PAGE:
Black History Month

Don't Recognize These Black History Icons? You Will After Watching These 7 Documentaries.

Get to know their stories.

With Black History Month upon us, we're here to make sure you're paying it the attention it deserves. Though we should all year long, February is always the time when we focus on Black culture and history, highlighting those who have made a difference along the way.

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Some of the same Black icons always get the attention — from the likes of Martin Luther King Jr. to Rosa Parks. That said, there are many Black people from history you should know but probably don't. That's why we've put together a list of documentaries about these people for you to (hopefully) watch during this 28-day period.

These folks come from various backgrounds — those of entertainment, sports, civil rights, literature, and business — with each leaving a massive impact on Black history. Check out the list complete with trailers, descriptions, and (hopefully) where you can stream them right now:

"Carmen and Geoffrey" (2005)

Carmen and Geoffrey follows Carmen de Lavallade and Geoffrey Holder, two legendary performers who met while working on Truman Capote's 1954 play House of Flowers — getting engaged on the spot and staying together until death separated them in 2014. Holder is famous for winning a Tony for directing The Wiz on Broadway, and de Lavallade is perhaps best known for being a major force in Alvin Ailey's American Dance Theater. Over the course of three years, this documentary features new interviews and archival footage of these memorable talents, charting their personal and professional lives.

Get Carmen and Geoffrey on Amazon.

"Celia: The Queen" (2008)

Get to know "The Queen of Salsa" and "The Queen of Latin Music" herself Celia Cruz in Celia: The Queen. Cruz was a Cuban-American singer who rose to fame in the 1950s and sadly passed away in 2003. Winning six competitive Grammys as well as receiving a Lifetime Achievement Award from the organization posthumously in 2016, Cruz showed everyone what it means to be Afro-Latina while rising to the top of what was (and still is) a male-dominated genre. While we're sticking to documentaries on this list, there is also a Netflix original series dedicated to Cruz's life you can watch here.

Get Celia: The Queen on Amazon.

"The Death And Life of Marsha P. Johnson" (2017)

The Death and Life of Marsha P. Johnson is a Netflix documentary that introduces viewers to Marsha P. Johnson, a Black transgender activist and veteran of the 1969 Stonewall uprising who died mysteriously in 1992 at the age of 46. A beacon of strength for the LGBTQ community, Johnson is remembered for being an advocate for gay rights, a founding member of the Gay Liberation Front, a self-identified drag queen, a model for Andy Warhol, and an AIDS ally — just to name a few.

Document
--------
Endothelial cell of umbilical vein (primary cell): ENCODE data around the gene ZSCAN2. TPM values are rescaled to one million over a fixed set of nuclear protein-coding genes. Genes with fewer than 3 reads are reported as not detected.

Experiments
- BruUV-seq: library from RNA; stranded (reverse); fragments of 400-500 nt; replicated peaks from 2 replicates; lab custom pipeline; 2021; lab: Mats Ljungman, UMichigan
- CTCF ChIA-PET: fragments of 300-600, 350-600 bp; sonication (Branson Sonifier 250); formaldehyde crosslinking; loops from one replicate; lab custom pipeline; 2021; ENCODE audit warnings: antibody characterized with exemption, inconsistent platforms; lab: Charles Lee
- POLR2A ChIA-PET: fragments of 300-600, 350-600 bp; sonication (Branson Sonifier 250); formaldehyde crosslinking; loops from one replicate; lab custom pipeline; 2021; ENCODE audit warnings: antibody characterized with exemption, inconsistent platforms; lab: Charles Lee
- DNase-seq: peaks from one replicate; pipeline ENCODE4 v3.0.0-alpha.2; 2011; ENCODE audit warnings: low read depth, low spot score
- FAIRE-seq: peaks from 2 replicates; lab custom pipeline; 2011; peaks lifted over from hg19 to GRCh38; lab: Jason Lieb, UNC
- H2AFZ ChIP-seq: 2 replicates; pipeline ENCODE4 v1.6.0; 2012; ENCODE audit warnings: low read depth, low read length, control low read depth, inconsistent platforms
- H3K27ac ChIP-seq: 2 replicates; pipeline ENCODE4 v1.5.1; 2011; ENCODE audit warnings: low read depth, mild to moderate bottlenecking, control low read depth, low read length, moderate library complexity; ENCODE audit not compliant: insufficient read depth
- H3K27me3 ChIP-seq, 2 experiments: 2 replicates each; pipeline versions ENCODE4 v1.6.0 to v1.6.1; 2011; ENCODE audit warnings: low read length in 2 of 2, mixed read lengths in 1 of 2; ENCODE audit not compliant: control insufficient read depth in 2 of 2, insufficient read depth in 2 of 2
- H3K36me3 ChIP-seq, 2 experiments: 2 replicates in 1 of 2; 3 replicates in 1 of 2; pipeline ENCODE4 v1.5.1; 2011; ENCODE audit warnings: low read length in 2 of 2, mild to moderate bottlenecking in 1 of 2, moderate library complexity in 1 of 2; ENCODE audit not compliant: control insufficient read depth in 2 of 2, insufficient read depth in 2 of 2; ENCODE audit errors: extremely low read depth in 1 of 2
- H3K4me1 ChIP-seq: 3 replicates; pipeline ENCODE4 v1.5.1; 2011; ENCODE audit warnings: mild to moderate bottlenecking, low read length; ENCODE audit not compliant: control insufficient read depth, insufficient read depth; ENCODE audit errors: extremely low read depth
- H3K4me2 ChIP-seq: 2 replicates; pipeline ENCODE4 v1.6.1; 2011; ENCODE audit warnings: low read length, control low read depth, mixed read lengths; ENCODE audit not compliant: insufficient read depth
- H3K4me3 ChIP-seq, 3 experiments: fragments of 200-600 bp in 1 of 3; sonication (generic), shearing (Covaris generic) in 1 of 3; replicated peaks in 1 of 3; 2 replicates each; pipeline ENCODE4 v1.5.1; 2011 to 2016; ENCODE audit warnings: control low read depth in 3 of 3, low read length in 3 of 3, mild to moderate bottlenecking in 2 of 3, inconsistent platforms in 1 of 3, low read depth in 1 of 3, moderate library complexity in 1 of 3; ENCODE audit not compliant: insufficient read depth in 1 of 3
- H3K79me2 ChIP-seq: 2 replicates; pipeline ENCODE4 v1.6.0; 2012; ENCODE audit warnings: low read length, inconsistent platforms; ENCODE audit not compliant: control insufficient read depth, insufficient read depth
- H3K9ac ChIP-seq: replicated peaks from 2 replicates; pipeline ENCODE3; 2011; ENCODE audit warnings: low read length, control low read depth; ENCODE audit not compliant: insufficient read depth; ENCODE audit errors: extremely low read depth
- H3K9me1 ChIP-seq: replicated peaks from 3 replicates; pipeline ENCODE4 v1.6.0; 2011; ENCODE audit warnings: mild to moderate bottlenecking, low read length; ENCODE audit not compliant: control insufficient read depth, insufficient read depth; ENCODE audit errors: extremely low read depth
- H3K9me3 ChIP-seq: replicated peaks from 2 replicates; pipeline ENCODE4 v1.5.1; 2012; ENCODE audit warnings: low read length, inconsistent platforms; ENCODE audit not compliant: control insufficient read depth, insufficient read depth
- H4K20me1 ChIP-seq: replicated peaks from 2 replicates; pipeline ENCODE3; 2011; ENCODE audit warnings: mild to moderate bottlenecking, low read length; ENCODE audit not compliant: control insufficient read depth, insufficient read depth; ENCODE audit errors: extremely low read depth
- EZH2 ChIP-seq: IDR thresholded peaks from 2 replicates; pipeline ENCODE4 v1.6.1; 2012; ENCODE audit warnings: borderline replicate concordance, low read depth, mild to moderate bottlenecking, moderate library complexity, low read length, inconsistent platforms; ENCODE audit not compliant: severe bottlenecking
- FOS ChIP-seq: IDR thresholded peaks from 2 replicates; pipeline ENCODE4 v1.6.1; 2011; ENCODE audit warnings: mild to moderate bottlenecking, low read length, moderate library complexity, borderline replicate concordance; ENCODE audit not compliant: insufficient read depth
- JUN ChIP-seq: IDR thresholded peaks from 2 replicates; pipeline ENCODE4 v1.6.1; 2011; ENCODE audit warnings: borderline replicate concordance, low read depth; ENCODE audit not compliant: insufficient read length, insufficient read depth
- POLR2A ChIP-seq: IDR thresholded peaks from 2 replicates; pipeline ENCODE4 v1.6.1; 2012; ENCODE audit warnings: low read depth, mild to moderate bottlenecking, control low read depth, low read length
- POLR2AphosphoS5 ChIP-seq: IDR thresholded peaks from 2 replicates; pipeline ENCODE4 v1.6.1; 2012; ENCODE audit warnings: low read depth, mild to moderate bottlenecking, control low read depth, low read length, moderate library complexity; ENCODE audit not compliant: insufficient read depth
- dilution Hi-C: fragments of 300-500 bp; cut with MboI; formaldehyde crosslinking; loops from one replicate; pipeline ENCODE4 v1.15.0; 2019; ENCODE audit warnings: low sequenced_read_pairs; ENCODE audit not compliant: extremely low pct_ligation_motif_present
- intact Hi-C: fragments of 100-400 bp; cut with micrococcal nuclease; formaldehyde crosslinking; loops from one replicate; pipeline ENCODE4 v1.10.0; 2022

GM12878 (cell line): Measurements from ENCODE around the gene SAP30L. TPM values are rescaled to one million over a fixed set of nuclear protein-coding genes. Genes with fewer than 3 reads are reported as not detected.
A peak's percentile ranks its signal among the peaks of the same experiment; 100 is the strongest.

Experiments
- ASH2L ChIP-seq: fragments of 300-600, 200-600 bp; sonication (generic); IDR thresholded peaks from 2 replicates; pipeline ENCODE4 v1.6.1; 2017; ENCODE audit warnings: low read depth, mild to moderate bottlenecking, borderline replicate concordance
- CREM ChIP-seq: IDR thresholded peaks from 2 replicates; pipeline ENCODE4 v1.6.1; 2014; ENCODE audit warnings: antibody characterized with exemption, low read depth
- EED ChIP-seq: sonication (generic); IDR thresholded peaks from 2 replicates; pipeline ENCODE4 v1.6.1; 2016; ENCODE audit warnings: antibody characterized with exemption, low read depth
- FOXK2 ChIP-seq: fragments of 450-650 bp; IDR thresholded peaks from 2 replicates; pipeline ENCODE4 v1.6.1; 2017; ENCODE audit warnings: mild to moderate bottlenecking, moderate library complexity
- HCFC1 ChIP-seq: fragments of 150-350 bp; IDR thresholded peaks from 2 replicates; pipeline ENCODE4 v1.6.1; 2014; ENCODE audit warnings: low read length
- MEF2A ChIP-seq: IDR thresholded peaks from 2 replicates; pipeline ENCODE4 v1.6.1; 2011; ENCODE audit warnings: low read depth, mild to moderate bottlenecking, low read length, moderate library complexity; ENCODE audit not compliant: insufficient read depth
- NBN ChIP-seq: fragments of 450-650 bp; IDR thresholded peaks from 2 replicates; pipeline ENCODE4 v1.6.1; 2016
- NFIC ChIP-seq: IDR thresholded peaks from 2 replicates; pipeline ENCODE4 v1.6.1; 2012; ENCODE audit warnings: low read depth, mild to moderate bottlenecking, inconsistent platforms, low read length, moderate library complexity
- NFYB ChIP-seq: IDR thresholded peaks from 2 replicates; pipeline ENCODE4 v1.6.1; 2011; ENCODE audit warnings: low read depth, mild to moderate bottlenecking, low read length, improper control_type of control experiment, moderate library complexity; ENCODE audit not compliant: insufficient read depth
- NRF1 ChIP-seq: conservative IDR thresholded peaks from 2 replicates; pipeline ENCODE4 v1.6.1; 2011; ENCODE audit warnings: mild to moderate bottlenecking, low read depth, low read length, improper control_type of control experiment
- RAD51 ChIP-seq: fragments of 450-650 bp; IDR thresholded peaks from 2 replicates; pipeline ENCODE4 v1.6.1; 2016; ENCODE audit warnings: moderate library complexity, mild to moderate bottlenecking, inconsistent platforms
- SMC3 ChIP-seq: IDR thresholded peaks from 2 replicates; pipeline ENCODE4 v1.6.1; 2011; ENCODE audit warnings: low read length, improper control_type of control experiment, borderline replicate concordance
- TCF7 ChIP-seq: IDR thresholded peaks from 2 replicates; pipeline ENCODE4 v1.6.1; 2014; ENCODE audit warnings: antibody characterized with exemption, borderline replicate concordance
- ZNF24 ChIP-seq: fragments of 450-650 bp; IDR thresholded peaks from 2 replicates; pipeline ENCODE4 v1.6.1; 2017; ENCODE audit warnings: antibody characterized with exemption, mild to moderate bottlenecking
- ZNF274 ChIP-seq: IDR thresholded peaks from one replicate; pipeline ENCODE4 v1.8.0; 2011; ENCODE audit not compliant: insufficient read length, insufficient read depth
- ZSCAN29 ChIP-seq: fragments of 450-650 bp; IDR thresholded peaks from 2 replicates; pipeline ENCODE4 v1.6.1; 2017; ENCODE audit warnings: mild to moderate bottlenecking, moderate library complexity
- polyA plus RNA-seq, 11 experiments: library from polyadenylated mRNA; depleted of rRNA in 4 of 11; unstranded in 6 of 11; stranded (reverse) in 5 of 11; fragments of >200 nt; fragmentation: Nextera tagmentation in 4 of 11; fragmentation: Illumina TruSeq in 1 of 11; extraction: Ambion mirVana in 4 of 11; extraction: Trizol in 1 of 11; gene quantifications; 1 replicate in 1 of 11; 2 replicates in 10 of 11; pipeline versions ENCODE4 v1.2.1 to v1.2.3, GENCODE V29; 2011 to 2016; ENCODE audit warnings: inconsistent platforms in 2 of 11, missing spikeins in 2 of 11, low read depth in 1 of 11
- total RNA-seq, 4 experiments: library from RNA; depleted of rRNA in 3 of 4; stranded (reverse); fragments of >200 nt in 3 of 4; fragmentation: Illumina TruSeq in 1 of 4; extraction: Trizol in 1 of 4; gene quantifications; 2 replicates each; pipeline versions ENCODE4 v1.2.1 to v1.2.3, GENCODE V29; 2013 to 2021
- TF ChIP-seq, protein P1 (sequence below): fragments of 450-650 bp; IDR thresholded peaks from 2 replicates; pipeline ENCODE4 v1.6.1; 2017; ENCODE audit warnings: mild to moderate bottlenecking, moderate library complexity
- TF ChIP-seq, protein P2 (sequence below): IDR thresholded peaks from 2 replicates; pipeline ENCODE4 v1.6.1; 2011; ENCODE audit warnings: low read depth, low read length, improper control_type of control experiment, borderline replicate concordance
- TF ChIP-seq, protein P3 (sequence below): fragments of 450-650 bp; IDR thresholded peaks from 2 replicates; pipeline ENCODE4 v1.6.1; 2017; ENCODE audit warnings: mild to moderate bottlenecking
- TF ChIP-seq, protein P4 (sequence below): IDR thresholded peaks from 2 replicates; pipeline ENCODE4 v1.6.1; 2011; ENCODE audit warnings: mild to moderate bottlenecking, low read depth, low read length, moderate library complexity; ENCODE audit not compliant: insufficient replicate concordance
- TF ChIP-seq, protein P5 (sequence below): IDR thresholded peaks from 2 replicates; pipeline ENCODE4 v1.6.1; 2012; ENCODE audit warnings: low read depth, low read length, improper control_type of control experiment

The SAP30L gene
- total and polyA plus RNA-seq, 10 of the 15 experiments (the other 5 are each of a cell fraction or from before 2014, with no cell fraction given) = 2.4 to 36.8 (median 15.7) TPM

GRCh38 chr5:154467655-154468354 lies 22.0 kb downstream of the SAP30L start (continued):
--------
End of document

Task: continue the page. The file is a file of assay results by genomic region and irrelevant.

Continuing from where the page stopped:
Watch The Death And Life of Marsha P. Johnson on Netflix.

"Forgotten Four: The Integration of Pro Football" (2014)

With the Super Bowl officially behind us for another year, why not take a moment to learn about an important point in sports history by watching Forgotten Four: The Integration of Pro Football? This documentary focuses on four athletes — Marion Motley, Woody Strode, Kenny Washington, and Bill Willis — who, in 1946, famously helped smash barriers for Black athletes in professional football. It follows their lives, the highs, and lows while highlighting their cultural impact on the sports world.

Watch Forgotten Four: The Integration of Pro Football on Epix.

"I Am Not Your Negro" (2016)

I Am Not Your Negro is a documentary which is based on Remember This House, an unfinished manuscript from novelist James Baldwin which contains a collection of notes and letters written in the mid-1970s. Narrated by actor Samuel L. Jackson, this Oscar-nominated doc looks at the history of racism in the U.S. through Baldwin's point of view as he recalls the lives of civil rights leaders such as Martin Luther King Jr. and Malcolm X — and makes personal observations.

Watch I Am Not Your Negro on Amazon.

"Mama Africa" (2011)

Mama Africa is all about Zenzile Miriam Makeba — whose nickname inspired the documentary's title — a South African singer who rose to international fame in the world of music. Singing in several African dialects as well as English, Makeba lit up the stage while also making a difference in the world by speaking out against apartheid — which led to her exile there and relocation to New York City in 1959. Upon apartheid's abolishment and Nelson Mandela's ascension to becoming president of South Africa, Makeba returned home. This documentary follows this woman's life and legacy.

An international version of Mama Africa is available on Amazon.

"Reginald F. Lewis and the Making of a Billion Dollar Empire" (2018)

Reginald F. Lewis and the Making of a Billion Dollar Empire is a documentary that follows Reginald F. Lewis, a Harvard Law School graduate who succeeded to become the first Black person to build a billion-dollar business with Beatrice Foods. Though he passed away at the age of 50, Lewis left behind an empire, but — and perhaps more importantly — inspired future entrepreneurs of color to go out there and make a name for themselves by achieving their dreams.

Reginald F. Lewis and the Making of a Billion Dollar Empire airs February 15 on PBS.

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